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The Very Busy Ports Of LA And Long Beach Are Effectively Shut Down

A cargo ship has containers stacked right high and higher. There's a view to a bridge and slow covered mountains beyond.
The Port of Los Angeles in February.
(Mario Tama
Getty Images)
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The ports of Los Angeles and Long Beach were effectively shut down today because of worker shortages. The lack of activity at the ports — typically some of the busiest in the world — comes as contract negotiations have been underway for months.

Shipping operators say the shutdown is because of a work stoppage by union dockworkers — but the union disputes that claim.

The Pacific Maritime Association (PMA) put out a statement Friday morning saying that the ports had been effectively shut down after the International Longshore and Warehouse, Local 13 (ILWU) union took a "concerted action to withhold labor" at the ports Thursday night and Friday morning — leading to widespread worker shortages.

According to the PMA, the lack of workers Thursday night meant "a majority of the jobs for last night’s shift went unfilled, including all jobs for cargo-handling equipment operators needed to load and unload cargo."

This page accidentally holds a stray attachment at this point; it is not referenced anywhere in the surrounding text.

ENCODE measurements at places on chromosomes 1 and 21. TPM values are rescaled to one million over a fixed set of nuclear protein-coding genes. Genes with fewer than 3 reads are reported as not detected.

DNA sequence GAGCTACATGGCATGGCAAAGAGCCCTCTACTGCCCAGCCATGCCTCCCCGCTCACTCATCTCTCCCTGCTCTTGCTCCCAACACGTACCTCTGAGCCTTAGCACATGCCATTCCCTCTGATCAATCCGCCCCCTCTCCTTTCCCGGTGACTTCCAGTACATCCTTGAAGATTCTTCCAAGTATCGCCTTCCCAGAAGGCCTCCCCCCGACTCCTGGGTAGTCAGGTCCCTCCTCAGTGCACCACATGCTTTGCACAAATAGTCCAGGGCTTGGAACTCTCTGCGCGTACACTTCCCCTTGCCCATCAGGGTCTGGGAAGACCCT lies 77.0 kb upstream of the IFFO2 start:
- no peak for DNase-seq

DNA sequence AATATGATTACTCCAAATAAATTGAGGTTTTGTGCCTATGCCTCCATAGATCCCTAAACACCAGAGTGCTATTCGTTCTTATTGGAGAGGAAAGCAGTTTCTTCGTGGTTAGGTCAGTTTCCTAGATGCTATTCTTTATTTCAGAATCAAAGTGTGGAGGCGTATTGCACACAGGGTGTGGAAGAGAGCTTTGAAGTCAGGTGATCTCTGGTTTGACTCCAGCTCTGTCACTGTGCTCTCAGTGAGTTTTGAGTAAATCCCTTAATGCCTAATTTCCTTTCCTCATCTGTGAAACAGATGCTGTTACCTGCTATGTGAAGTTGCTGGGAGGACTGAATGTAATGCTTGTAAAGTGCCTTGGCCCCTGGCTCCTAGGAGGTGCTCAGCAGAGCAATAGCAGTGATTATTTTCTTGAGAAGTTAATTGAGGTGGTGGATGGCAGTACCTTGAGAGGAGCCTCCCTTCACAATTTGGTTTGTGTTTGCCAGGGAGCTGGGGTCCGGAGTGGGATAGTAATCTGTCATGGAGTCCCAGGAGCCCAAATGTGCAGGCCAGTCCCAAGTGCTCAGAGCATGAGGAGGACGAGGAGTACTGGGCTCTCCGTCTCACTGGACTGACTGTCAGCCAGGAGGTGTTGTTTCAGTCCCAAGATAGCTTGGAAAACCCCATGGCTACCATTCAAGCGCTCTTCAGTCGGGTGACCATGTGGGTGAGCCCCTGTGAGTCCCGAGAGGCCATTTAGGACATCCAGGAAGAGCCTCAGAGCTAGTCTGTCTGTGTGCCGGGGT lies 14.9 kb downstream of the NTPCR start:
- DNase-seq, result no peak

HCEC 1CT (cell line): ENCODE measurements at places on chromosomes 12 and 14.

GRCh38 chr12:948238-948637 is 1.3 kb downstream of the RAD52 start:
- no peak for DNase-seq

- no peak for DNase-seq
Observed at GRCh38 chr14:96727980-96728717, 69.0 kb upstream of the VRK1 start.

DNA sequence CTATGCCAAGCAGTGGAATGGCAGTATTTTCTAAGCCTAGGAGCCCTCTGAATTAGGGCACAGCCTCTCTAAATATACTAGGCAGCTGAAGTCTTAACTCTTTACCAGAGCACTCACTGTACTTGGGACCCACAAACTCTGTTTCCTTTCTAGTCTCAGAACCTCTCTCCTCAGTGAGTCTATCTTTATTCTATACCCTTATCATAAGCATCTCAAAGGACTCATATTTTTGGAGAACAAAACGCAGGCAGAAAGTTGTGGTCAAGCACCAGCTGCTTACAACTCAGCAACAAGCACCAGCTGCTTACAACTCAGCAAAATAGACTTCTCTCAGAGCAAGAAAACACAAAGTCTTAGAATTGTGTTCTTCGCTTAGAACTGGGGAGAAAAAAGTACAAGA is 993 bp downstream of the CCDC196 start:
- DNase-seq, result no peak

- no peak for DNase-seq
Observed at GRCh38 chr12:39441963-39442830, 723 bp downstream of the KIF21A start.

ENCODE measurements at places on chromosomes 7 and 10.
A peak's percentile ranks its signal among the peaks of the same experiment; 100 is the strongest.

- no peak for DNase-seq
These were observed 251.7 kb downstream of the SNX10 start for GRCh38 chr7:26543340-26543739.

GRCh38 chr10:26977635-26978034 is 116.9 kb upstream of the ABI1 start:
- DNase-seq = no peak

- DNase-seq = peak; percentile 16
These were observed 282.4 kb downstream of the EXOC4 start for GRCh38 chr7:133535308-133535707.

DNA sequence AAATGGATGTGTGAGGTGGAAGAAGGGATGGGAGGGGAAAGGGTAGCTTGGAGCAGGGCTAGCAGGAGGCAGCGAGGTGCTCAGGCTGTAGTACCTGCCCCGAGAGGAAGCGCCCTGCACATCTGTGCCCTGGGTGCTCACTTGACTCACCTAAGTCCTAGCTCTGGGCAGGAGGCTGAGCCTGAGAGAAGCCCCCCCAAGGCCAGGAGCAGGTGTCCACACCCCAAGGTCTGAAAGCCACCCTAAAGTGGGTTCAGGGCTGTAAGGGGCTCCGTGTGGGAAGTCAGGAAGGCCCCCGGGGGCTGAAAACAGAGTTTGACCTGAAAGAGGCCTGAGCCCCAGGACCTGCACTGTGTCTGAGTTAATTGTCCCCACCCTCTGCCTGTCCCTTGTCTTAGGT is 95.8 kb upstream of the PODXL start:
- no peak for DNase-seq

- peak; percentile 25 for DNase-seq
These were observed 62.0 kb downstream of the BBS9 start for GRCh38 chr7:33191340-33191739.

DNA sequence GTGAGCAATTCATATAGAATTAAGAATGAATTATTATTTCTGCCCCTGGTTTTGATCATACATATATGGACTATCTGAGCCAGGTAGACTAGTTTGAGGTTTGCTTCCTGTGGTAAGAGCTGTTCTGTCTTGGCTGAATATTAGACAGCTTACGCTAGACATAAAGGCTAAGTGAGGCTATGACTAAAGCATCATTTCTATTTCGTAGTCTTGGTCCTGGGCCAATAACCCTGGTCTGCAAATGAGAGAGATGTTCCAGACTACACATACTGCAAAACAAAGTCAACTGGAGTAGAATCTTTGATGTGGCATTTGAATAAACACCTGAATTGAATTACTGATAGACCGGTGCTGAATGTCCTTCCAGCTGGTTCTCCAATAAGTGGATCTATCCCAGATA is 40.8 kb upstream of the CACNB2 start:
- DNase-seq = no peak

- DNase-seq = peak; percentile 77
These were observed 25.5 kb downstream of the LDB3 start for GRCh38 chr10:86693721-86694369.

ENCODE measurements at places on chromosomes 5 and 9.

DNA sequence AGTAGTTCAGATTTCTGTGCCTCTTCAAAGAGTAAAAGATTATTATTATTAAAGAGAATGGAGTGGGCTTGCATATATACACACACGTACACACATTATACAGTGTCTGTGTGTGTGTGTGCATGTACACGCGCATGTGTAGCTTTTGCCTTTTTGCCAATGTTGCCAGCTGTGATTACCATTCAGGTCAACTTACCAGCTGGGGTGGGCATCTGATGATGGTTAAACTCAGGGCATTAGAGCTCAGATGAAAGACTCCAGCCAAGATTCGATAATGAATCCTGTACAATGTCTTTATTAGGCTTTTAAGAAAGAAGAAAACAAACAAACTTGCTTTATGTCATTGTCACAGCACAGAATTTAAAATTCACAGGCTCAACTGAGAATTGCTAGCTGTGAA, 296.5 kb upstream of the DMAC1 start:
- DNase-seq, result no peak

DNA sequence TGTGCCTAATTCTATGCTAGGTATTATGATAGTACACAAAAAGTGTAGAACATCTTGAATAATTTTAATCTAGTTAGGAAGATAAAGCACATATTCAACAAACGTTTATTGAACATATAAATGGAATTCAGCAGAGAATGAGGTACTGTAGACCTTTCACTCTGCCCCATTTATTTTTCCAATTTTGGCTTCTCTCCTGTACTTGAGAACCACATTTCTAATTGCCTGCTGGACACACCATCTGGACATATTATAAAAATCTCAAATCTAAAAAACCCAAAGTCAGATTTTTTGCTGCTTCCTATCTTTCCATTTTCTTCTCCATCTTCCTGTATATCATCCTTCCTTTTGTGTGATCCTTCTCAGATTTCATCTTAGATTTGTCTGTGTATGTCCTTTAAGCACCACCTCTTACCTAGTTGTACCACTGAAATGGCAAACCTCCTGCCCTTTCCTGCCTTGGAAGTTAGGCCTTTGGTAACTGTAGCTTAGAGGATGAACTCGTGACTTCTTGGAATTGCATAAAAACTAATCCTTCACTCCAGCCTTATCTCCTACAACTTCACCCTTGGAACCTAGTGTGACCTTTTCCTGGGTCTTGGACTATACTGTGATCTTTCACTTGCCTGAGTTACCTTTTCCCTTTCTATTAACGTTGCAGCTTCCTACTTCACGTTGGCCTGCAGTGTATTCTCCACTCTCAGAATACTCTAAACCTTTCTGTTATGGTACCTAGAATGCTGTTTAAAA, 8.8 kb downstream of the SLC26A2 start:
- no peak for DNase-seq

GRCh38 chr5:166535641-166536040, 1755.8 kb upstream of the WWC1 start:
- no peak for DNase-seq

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The ILWU, which represents 22,000 members at 29 West Coast ports, says its workers are not withholding labor. In a statement, union officials said that on Thursday night thousands of dockworkers attended a monthly union meeting, which they said in a statement is a "contractural right." They said workers took Friday off to observe religious holidays.

Union officials said "cargo operations are ongoing as longshore workers at the ports remain on the job."

A daily activity report for the Port of L.A. indicates no labor crews on the job on Friday. Thursday the report lists 31 labor crews.

The Long Beach Business Journal reported that all seven container terminals at the Port of L.A. were closed Friday and four of the six terminals at the Port of Long Beach were shuttered.

The dockworkers contract expired in July 2022.

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